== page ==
We are speaking with customers across verticals including manufacturing, healthcare, financial services, media and entertainment, and telecom who are interested in Outposts for their connected environments. One of the most common scenarios is applications that need single-digit millisecond latency to end-users or onsite equipment. Customers may need to run compute-intensive workloads on their manufacturing factory floors with precision and quality. Others have graphics-intensive applications such as image analysis that need low-latency access to end-users or storage-intensive workloads that collect and process hundreds of TBs of data a day. Customers want to integrate their cloud deployments with their on-premises environments and use AWS services for a consistent hybrid experience.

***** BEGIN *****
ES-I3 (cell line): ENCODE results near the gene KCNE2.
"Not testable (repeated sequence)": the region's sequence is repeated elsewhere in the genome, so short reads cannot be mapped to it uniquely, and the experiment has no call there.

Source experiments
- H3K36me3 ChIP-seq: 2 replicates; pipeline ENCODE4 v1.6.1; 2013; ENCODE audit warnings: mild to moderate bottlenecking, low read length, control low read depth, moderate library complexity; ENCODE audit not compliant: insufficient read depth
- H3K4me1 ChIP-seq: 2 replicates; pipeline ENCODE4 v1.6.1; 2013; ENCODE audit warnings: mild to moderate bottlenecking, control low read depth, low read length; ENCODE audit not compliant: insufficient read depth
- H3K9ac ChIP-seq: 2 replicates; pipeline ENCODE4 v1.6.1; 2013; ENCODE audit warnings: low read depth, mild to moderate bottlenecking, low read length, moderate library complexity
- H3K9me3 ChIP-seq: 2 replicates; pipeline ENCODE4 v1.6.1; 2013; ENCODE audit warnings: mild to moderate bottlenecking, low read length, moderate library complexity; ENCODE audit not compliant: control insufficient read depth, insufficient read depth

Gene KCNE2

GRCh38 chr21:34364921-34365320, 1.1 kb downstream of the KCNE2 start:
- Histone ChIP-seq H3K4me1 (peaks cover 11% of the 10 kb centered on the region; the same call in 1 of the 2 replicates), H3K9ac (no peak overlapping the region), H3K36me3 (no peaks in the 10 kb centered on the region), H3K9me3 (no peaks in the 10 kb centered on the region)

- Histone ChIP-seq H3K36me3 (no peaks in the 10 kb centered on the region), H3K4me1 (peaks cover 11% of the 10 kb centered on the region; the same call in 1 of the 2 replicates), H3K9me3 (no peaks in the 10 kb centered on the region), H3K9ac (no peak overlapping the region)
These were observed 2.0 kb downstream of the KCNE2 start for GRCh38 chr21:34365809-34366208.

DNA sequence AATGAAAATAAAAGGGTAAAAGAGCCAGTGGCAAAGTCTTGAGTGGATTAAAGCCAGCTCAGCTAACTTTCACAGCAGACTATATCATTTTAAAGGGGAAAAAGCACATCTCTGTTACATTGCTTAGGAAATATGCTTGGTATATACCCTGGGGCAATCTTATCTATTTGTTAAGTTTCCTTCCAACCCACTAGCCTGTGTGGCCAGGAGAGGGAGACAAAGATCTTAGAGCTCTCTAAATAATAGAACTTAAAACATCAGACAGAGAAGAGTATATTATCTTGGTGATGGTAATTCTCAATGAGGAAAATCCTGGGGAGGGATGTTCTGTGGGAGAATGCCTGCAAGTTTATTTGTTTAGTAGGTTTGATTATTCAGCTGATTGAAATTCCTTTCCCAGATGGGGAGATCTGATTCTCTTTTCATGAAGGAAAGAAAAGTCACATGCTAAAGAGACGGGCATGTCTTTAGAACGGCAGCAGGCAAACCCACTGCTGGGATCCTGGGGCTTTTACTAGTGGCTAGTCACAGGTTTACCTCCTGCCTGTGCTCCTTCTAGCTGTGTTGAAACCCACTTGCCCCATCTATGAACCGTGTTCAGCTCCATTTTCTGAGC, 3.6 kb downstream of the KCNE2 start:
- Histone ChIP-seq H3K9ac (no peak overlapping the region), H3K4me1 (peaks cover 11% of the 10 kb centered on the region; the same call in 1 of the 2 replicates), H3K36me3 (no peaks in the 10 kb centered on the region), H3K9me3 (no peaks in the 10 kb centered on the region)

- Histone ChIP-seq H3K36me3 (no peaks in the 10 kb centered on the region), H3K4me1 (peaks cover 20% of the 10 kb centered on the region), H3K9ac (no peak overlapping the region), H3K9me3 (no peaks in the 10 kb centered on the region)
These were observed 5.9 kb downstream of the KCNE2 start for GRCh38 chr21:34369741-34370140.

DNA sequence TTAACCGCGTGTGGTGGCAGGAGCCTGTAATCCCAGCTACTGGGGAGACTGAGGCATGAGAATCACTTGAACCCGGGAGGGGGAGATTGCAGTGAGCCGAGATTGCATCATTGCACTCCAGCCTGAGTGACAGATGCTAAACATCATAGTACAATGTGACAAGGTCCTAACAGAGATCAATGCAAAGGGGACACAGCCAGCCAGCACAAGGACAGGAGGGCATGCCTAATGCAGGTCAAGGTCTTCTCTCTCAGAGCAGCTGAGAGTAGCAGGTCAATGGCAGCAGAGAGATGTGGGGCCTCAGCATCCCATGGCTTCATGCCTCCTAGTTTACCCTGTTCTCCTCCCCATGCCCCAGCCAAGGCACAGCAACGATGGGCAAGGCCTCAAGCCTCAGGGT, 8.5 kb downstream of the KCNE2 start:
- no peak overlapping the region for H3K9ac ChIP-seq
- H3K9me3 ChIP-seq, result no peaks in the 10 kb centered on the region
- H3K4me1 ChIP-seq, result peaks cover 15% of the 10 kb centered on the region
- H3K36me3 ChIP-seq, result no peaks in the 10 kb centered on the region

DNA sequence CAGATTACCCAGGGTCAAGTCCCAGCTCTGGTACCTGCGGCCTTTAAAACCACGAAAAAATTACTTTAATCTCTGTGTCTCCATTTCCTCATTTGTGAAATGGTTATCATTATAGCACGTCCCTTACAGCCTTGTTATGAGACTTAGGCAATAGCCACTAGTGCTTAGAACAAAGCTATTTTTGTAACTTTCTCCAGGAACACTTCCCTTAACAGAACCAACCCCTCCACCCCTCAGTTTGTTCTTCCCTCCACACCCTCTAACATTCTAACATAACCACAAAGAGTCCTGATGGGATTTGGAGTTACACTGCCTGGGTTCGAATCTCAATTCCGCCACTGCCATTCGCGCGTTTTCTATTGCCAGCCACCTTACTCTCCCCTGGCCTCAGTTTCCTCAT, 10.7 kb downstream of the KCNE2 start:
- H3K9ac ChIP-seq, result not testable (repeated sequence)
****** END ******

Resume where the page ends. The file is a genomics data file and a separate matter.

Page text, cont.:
Some customers are also interested in leveraging AWS services in disconnected environments like cruise ships or remote mining locations. For these types of environments, AWS offers Snowball Edge, which is optimized to operate in environments with limited to no connectivity. Compared to Snowball Edge, Outposts are designed to be run exclusively in connected, on-premises environments.

I want to share an example of how an early user of Outposts is using it to control and operate industrial equipment at hundreds of sites around the world. They already run centralized decision-making applications in AWS to identify what work to execute at which site. Predictable low-latency access to local compute resources is essential for their on-premises control systems to manage materials with smoothness and speed. For instance, control systems need to process video streams to sense the product on the conveyor belt, and execute a robotic movement to direct the product to the right location. Their sites also run video monitoring applications where the captured data can exceed available bandwidth so they want to conduct video encoding on-premises.